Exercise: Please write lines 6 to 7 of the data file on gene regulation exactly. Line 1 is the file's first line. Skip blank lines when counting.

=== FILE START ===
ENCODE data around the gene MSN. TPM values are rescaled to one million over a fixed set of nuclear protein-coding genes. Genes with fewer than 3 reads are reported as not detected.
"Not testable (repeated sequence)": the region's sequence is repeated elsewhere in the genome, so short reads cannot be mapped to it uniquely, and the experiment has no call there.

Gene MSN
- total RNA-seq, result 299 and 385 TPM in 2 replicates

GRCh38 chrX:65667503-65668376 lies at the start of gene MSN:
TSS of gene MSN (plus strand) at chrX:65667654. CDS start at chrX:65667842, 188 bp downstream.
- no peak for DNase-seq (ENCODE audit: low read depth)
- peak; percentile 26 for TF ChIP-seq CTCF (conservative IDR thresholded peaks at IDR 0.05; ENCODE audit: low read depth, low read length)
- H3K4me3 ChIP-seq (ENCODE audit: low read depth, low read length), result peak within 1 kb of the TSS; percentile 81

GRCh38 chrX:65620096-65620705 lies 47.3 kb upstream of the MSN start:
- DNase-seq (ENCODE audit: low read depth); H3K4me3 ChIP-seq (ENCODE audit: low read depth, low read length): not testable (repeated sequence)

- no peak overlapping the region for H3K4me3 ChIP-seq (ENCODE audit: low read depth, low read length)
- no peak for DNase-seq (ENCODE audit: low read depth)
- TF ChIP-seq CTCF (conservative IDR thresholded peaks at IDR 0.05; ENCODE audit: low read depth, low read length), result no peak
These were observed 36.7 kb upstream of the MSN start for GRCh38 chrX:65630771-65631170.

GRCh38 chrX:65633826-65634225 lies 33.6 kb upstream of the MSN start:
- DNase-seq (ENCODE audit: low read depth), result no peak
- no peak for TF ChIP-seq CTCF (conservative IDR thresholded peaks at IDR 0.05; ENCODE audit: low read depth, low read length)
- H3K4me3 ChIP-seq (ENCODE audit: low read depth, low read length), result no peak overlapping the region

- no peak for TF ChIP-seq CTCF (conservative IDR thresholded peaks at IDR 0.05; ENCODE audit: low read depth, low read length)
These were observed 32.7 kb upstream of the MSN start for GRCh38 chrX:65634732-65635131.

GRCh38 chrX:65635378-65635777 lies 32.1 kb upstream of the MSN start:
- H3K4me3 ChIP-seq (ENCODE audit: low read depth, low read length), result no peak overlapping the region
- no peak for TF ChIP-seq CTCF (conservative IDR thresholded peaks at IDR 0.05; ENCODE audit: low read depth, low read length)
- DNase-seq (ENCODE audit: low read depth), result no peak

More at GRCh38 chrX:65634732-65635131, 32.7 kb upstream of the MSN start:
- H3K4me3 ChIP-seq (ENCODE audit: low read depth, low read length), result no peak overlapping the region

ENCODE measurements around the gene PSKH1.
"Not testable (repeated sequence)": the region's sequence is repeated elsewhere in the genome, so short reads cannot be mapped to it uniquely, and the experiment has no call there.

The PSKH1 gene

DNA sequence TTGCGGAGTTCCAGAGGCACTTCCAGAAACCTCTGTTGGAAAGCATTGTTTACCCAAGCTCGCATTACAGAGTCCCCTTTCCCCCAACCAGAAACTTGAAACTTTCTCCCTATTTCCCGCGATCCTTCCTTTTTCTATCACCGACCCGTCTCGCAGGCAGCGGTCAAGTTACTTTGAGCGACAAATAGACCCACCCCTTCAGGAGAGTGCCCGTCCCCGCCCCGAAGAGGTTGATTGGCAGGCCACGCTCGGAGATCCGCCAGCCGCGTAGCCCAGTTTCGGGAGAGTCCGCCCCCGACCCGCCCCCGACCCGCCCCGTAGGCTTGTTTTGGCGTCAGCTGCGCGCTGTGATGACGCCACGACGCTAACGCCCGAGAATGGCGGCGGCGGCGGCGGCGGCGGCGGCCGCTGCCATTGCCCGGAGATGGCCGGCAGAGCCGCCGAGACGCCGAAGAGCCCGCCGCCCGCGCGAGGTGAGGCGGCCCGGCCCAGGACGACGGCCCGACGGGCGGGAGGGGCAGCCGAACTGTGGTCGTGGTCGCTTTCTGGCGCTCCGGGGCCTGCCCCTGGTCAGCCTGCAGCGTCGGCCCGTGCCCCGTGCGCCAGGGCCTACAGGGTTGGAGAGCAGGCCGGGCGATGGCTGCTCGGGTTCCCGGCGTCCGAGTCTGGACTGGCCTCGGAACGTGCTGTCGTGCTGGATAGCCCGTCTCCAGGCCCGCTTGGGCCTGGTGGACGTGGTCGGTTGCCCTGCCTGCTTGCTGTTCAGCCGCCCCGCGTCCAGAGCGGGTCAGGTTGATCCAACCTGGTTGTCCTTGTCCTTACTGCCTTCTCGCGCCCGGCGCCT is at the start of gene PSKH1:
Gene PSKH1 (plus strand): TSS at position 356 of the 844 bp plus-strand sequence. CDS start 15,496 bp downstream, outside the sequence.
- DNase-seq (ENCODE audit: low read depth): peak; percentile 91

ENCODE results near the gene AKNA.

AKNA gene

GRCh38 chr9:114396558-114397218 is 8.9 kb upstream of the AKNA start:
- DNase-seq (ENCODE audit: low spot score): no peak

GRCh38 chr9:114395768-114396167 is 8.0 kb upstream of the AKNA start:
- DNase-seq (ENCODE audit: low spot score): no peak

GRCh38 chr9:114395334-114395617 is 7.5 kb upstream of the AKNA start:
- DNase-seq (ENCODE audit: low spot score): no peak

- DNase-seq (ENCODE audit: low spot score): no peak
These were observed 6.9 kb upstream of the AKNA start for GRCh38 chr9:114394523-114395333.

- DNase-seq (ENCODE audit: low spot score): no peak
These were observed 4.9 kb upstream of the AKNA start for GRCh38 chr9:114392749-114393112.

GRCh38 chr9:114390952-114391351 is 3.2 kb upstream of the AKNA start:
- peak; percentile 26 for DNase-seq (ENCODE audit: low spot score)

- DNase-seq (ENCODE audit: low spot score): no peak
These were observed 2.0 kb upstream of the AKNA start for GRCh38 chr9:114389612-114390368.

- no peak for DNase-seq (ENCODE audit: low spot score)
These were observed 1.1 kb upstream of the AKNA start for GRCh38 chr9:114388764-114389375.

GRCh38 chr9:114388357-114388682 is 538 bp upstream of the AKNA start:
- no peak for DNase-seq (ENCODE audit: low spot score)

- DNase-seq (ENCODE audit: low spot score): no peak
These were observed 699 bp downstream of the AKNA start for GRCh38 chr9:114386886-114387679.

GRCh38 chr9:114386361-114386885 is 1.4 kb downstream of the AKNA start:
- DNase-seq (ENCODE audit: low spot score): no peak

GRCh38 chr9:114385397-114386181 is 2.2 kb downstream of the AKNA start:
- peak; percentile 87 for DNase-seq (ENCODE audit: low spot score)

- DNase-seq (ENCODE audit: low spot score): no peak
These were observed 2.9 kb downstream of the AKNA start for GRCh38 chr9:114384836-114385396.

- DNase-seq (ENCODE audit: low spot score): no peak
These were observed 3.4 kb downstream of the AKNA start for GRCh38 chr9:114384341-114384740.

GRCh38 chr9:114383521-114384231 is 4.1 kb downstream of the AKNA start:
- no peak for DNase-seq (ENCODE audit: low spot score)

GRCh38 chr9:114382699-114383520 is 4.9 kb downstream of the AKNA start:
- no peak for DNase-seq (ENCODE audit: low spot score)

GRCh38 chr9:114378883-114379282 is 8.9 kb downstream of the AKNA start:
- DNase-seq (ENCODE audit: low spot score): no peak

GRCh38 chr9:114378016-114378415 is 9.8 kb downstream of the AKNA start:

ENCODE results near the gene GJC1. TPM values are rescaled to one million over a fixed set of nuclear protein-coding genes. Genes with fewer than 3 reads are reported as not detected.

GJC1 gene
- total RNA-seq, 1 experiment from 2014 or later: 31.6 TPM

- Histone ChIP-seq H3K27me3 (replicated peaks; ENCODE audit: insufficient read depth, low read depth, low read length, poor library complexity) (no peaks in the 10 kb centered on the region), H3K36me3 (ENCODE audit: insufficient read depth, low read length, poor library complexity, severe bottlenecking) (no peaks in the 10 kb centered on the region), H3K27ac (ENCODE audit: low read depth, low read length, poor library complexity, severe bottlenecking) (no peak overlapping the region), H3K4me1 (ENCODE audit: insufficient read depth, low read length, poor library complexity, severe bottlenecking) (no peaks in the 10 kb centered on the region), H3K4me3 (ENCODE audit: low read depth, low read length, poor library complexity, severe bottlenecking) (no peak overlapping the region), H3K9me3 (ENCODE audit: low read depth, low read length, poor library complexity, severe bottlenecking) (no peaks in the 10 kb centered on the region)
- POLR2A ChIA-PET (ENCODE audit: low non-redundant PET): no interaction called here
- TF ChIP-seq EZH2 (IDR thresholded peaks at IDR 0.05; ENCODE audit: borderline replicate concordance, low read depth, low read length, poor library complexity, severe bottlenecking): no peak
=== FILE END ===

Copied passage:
TSS of gene MSN (plus strand) at chrX:65667654. CDS start at chrX:65667842, 188 bp downstream.
- no peak for DNase-seq (ENCODE audit: low read depth)